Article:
FAIRFAX, VA CIVIL LITIGATION ATTORNEY

Landlord-Tenant Cases in the State of Virginia: The Process of Eviction

In the Commonwealth of Virginia, the majority of residential landlord-tenant cases are filed for failure to pay rent. The landlord initiates a case by serving the pay or quit notice upon the tenant. This notice gives the tenant five days (or longer, depending on the terms of the lease) to pay back rent and associated late fees or risk termination of the lease agreement. The Law Office of Wilfred W. Yeargan serves the pay or quit notice by private process server, so that a notarized affidavit of service can be used in court. If the sums are not paid, the landlord may file a court action called a Summons for Unlawful Detainer.

The Summons for Unlawful Detainer is filed in the General District Court. The General District Court generally has jurisdiction to hear disputes of money up to $15,000.00. A copy of the pay or quit notice, a Soldiers and Sailors Affidavit, and an Affidavit for Default Judgment should be filed with the Summons and served by the Sheriff. The court case allows the landlord to evict the tenant and obtain possession of the premises after judgment. The landlord may receive, in addition to eviction, a judgment against the tenant for back rent, late fees, any property damage, costs and attorneys fees.

When the Summons for Unlawful Detainer is filed, the clerk assigns an initial return date thirty to sixty days away. This return date is essentially a status hearing to set the case for trial. If the tenant does not appear for the return date, the plaintiff landlord may obtain a default judgment. When a tenant appears at the return date and contests the case, the judge assigns a trial date several weeks in the future. Landlord-tenant cases in Virginia are assigned priority on the civil docket in the General District Courts.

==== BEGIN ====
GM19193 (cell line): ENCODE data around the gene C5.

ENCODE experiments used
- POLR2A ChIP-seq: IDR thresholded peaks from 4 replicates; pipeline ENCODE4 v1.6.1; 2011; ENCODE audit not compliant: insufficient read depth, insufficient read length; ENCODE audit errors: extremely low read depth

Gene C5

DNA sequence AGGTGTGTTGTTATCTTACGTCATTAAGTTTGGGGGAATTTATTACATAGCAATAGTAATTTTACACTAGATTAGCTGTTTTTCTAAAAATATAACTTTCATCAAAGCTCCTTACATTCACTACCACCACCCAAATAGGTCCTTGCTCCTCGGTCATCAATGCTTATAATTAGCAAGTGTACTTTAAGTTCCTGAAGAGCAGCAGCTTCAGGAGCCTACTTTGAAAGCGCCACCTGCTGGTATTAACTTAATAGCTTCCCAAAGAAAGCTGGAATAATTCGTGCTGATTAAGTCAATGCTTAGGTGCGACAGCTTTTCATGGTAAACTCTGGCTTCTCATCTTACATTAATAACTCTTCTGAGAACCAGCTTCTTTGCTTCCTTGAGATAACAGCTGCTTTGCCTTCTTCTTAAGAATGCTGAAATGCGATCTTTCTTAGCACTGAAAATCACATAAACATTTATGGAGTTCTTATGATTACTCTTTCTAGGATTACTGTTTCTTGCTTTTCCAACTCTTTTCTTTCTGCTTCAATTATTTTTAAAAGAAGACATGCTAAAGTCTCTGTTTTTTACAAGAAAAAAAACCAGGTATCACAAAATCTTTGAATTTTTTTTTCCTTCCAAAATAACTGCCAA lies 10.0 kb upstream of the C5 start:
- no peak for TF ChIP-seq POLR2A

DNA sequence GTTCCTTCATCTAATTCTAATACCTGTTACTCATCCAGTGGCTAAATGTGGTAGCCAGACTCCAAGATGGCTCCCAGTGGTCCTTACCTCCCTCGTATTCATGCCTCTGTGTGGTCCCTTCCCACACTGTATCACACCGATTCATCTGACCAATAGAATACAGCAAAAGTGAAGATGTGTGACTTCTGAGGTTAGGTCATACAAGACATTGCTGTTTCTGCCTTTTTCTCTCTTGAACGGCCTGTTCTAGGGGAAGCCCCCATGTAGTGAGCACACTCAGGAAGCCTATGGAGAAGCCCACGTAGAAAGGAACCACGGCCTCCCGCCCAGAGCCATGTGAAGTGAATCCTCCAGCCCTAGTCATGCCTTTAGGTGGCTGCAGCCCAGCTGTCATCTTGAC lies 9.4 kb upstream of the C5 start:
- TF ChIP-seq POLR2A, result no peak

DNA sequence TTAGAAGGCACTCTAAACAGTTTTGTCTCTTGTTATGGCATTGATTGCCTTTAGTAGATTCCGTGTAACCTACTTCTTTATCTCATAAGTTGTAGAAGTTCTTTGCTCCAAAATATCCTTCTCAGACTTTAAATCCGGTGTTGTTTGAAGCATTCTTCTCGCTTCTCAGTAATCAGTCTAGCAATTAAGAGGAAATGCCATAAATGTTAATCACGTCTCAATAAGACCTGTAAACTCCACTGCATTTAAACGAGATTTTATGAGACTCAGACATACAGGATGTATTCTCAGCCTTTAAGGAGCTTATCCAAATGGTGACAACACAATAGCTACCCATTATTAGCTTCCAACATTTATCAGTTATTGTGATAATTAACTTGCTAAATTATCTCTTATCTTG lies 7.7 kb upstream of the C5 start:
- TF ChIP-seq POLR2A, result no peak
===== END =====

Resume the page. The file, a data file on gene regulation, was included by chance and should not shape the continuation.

In Virginia, a tenant sued in Unlawful Detainer may exercise a right of redemption once every 12 months. The right of redemption allows the tenant to pay all back rent, late fees, court costs and attorneys fees to the landlord before the return date. The tenant is allowed to retain possession of the premises for the remainder of the lease term if all rent is timely paid. The court case is dismissed by the judge. A tenant may exercise this right of redemption only once every 12 months under the Code of Virginia.

Landlords who receive payment of rent from delinquent tenants may waive their right to file suit and demand possession of the leased premises. A rent receipt with Notice of Reservation should be sent to the tenant for all payments received after the expiration of the pay or quit period. This notice must be sent to the tenant within five business days of receipt of the rent under the Virginia Code.

If a landlord receives a judgment from the General District Court for Unlawful Detainer, he may then evict the tenant from the premises. This is done by filing a request for a Writ of Possession with the clerk’s office. In some counties this may be filed only after the ten day appeal period lapses. Once the writ is filed, the Sheriff’s Office will coordinate the eviction process with the landlord.

Attorney Wilfred W. Yeargan represents landlords and tenants in the Northern Virginia area, including Fairfax County, Prince William County, Fauquier County, Loudoun County, Arlington County, Stafford County, Spotsylvania County, Alexandria, Herndon, Vienna, and Falls Church.

Click here for a short list of results from select cases handled by Attorney Yeargan.  This list reflects the general type of case load defended by the law firm.

CASE RESULTS DEPEND ON A VARIETY OF FACTORS UNIQUE TO EACH CASE.  CASE RESULTS DO NOT GUARANTEE OR PREDICT A SIMILAR RESULT IN ANY FUTURE CASE UNDERTAKEN BY THE LAWYER.